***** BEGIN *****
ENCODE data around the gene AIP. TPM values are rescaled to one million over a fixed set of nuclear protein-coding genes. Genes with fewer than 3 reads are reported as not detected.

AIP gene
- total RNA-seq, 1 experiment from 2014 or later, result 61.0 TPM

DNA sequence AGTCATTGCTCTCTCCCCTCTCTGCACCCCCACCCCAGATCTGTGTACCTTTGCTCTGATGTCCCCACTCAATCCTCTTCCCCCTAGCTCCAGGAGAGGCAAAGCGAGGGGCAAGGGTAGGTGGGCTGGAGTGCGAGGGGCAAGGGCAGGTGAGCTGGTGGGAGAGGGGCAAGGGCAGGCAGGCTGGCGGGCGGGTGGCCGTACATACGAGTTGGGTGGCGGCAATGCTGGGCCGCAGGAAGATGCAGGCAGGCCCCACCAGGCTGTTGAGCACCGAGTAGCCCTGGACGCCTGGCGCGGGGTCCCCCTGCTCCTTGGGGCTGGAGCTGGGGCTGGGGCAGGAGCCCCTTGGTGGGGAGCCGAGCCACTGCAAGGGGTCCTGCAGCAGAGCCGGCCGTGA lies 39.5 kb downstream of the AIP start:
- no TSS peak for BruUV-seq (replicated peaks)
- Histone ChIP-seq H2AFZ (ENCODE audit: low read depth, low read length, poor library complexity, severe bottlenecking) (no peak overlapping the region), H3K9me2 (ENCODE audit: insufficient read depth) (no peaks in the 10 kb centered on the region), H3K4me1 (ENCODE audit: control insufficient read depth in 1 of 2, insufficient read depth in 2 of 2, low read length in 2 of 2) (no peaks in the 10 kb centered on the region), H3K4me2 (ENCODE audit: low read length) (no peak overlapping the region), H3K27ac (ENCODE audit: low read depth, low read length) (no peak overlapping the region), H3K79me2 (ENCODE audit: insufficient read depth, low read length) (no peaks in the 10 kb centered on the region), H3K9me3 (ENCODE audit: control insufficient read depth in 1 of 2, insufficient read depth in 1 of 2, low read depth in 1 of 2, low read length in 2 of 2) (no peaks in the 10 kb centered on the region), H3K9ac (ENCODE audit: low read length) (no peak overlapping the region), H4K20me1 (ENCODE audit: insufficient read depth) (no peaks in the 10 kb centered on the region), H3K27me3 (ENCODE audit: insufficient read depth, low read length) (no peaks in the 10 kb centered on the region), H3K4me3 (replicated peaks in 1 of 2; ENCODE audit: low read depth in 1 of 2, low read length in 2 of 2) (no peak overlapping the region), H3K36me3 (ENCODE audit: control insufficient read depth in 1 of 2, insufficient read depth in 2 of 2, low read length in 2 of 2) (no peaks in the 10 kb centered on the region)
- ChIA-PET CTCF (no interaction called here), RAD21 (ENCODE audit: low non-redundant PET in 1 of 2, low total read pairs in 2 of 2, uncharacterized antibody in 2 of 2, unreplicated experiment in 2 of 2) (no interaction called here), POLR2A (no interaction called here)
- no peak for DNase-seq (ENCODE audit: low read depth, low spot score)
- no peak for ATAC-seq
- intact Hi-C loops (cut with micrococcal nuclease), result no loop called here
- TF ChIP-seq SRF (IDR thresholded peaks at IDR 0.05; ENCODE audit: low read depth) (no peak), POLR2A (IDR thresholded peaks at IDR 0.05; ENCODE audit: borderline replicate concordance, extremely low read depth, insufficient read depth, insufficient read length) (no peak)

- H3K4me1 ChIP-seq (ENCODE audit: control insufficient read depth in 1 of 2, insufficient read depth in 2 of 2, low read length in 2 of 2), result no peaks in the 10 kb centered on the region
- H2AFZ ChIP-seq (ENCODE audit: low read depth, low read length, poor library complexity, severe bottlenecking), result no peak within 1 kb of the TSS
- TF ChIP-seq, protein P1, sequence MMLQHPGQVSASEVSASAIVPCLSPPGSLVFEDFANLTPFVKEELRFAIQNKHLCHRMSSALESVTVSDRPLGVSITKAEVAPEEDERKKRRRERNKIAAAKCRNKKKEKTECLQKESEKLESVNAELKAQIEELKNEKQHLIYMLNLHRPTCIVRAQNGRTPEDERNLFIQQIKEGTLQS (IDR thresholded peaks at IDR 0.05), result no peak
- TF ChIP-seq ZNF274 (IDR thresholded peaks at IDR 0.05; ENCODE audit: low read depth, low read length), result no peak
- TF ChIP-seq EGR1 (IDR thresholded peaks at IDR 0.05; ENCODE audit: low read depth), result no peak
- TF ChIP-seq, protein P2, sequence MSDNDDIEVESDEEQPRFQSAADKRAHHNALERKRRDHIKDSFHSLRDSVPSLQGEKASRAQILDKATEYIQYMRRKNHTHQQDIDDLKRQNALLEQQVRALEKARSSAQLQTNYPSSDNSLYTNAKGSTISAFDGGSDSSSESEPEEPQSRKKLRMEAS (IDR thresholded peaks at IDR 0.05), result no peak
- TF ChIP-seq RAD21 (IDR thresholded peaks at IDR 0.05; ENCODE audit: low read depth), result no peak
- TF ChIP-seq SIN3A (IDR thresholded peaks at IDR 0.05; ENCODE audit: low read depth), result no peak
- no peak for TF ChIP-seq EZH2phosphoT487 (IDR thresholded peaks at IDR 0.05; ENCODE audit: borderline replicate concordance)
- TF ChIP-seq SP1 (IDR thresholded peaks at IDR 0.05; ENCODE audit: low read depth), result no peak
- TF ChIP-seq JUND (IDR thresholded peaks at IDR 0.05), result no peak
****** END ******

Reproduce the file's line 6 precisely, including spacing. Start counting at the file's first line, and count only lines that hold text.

- Histone ChIP-seq H2AFZ (ENCODE audit: low read depth, low read length, poor library complexity, severe bottlenecking) (no peak overlapping the region), H3K9me2 (ENCODE audit: insufficient read depth) (no peaks in the 10 kb centered on the region), H3K4me1 (ENCODE audit: control insufficient read depth in 1 of 2, insufficient read depth in 2 of 2, low read length in 2 of 2) (no peaks in the 10 kb centered on the region), H3K4me2 (ENCODE audit: low read length) (no peak overlapping the region), H3K27ac (ENCODE audit: low read depth, low read length) (no peak overlapping the region), H3K79me2 (ENCODE audit: insufficient read depth, low read length) (no peaks in the 10 kb centered on the region), H3K9me3 (ENCODE audit: control insufficient read depth in 1 of 2, insufficient read depth in 1 of 2, low read depth in 1 of 2, low read length in 2 of 2) (no peaks in the 10 kb centered on the region), H3K9ac (ENCODE audit: low read length) (no peak overlapping the region), H4K20me1 (ENCODE audit: insufficient read depth) (no peaks in the 10 kb centered on the region), H3K27me3 (ENCODE audit: insufficient read depth, low read length) (no peaks in the 10 kb centered on the region), H3K4me3 (replicated peaks in 1 of 2; ENCODE audit: low read depth in 1 of 2, low read length in 2 of 2) (no peak overlapping the region), H3K36me3 (ENCODE audit: control insufficient read depth in 1 of 2, insufficient read depth in 2 of 2, low read length in 2 of 2) (no peaks in the 10 kb centered on the region)